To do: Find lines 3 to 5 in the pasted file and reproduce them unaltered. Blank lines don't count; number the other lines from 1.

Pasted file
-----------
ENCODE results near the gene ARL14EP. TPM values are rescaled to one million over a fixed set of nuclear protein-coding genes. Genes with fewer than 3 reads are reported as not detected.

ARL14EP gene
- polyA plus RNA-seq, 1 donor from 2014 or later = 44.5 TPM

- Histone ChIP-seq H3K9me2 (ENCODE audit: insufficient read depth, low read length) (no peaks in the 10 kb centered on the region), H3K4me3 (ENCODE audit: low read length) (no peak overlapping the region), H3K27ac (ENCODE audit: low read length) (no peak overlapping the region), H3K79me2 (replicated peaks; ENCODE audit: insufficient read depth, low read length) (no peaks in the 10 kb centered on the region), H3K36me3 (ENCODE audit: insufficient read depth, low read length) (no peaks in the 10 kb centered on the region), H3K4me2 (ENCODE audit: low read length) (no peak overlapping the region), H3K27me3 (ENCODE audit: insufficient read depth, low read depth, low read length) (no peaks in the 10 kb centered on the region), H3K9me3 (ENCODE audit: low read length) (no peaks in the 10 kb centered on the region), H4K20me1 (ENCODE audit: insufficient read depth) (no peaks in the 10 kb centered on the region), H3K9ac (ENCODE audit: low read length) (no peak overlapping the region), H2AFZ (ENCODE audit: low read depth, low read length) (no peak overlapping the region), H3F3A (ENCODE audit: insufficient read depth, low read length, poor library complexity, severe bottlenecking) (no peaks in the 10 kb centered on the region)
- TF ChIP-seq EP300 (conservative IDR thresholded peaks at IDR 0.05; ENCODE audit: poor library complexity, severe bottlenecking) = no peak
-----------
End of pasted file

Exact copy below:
- polyA plus RNA-seq, 1 donor from 2014 or later = 44.5 TPM

- Histone ChIP-seq H3K9me2 (ENCODE audit: insufficient read depth, low read length) (no peaks in the 10 kb centered on the region), H3K4me3 (ENCODE audit: low read length) (no peak overlapping the region), H3K27ac (ENCODE audit: low read length) (no peak overlapping the region), H3K79me2 (replicated peaks; ENCODE audit: insufficient read depth, low read length) (no peaks in the 10 kb centered on the region), H3K36me3 (ENCODE audit: insufficient read depth, low read length) (no peaks in the 10 kb centered on the region), H3K4me2 (ENCODE audit: low read length) (no peak overlapping the region), H3K27me3 (ENCODE audit: insufficient read depth, low read depth, low read length) (no peaks in the 10 kb centered on the region), H3K9me3 (ENCODE audit: low read length) (no peaks in the 10 kb centered on the region), H4K20me1 (ENCODE audit: insufficient read depth) (no peaks in the 10 kb centered on the region), H3K9ac (ENCODE audit: low read length) (no peak overlapping the region), H2AFZ (ENCODE audit: low read depth, low read length) (no peak overlapping the region), H3F3A (ENCODE audit: insufficient read depth, low read length, poor library complexity, severe bottlenecking) (no peaks in the 10 kb centered on the region)
- TF ChIP-seq EP300 (conservative IDR thresholded peaks at IDR 0.05; ENCODE audit: poor library complexity, severe bottlenecking) = no peak